How I Learned to Stop Worrying and Love the Camera: Video in Negotiation Pedagogy

How can video be used to enhance the teaching of negotiation? This question was addressed by Michael Moffitt from the University of Oregon Law School in his presentation called “How I Learned to Stop Worrying and Love the Camera: Video in Negotiation Pedagogy” at the NP @ PON faculty dinner seminar on April 21, 2011. The seminar was organized by NP @ PON directors Larry Susskind (MIT) and Michael Wheeler (Harvard Business School). Each semester NP @ PON brings together PON-affiliated faculty to discuss new research, insights, and ideas about how to enhance negotiation and mediation instruction.

Michael Moffitt shared quite a few ways that video can be used in experiential law school negotiation classes. He explained how simple it is to incorporate informal video recordings of simulated negotiations into class discussion. The state of the technology allows students to make videos of themselves and distribute them in real time with no production costs at all. Videos allow instructors to capture data that might otherwise be lost since each person’s recollection of a negotiation varies from the actual event. There are literally more than a dozen ways to use video to enhance student learning in classes and on-line that focus on different combinations of students interacting, students interacting with faculty, and both students and faculty interacting with outsiders.

Some possible arrangements include:

Undirected view: Have students watch a video of their role play negotiation and identify areas they would like to improve on or discuss in more depth.
Review suggested/directed by faculty: Faculty directs student attention to a particular lesson s/he wants them to pay attention to in their independent viewing of their video.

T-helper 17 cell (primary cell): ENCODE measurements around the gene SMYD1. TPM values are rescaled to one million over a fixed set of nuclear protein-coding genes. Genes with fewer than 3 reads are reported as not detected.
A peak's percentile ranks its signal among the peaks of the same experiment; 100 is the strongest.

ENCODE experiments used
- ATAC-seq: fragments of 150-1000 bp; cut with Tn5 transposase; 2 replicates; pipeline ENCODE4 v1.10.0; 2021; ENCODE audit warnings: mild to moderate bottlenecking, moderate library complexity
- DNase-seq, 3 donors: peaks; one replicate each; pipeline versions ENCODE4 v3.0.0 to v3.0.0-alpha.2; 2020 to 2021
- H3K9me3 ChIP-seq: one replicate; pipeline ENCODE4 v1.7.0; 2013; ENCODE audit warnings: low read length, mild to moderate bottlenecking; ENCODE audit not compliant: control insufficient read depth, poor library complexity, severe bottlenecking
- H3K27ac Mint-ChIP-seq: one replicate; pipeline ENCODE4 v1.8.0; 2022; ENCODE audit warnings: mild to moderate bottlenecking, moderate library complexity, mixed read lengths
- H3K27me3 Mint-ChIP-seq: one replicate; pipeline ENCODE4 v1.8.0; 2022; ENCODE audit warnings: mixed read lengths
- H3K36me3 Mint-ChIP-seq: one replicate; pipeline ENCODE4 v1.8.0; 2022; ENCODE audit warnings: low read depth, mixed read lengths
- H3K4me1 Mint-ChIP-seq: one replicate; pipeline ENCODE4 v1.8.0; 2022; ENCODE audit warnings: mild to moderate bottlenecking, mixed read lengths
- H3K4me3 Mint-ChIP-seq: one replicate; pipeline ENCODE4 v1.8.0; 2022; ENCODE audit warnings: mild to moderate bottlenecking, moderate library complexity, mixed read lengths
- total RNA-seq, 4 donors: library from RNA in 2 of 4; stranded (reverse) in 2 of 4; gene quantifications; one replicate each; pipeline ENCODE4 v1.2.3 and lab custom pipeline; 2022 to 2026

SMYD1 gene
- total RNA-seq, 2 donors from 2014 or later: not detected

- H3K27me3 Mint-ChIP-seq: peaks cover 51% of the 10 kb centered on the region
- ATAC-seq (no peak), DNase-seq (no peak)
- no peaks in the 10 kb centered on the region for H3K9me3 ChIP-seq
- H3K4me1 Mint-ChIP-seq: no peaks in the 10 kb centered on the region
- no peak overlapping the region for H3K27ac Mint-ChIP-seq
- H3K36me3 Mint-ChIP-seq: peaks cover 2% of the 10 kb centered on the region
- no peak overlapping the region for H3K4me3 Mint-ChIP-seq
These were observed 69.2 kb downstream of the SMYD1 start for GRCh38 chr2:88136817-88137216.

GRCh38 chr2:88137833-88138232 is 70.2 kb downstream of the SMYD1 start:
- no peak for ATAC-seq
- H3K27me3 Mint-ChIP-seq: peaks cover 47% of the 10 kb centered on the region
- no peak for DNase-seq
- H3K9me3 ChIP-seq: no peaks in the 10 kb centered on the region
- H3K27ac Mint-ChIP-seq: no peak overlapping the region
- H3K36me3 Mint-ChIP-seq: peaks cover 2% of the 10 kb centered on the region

Written analysis of clip selected by student (with or without faculty guidance): Students watch their video and are asked to choose a short snippet to analyze and annotate (for instance, the moment in a negotiation when someone put the first number out). Videos seem to improve the quality of these analyses because they are based on the tape’s record of what happened, not the student’s memory, which is often confused with what they intended to have happen.

Preparation for feedback session with faculty: Students watch the tape of their negotiation and identify a portion they want to discuss with the professor. Professor Moffitt showed an example of a negotiation with multiple students, all of whom had identified the same three minutes out of over five hours of tape. For those watching these excerpts for the first time, the few minutes the students selected seem unremarkable. As Professor Moffitt explained what each student took from those moments, he was very glad there was a video record of these exchanges. Watching the video and hearing what the individual students had to say were very revealing.

Feedback memo: Students review the video and write a memo to their negotiation counterpart with feedback. Video allows students to ground their feedback in ways that are easier for their partners to accept. Professor Moffitt noted that the quality of peer feedback is higher with videos than when students are given only oral feedback to one another directly after a negotiation. Students also tend to be more thoughtful when feedback is structured in this more formal way, when they have time to reflect and review the tape, and when they know the professor will be reviewing it.

“You be the teacher” day: Student pairs are given twelve minutes of class time to show a portion of their videos from the semester and distill key moments of learning. Professor Moffitt sometimes gives students an opportunity to re-script and re-shoot earlier negotiations for which they want a “do-over.” The quality of student presentations is generally high because they do not want to waste their colleagues’ or the professor’s time.

Peer written analysis of student-selected clips: Students are asked to analyze a part of a another student’s negotiation video. In Professor Moffitt’s experience, students are often good at analyzing their own and their counterparts’ performance in negotiations, but not as strong in guessing what is going on with others. Since all three skills are important, this exercise in third person observation helps strengthen important skills.

Voyeurism enabling (for reputation, preparation, etc): Students are given access to their peers’ negotiation videos and told their pairings in advance for a new negotiation exercise. Many students watch each other’s negotiations in preparation, hoping to identify negotiation styles and patterns. Professor Moffitt asserts that in real-life negotiations one is likely to be familiar with a counterpart’s style and patterns ahead of time.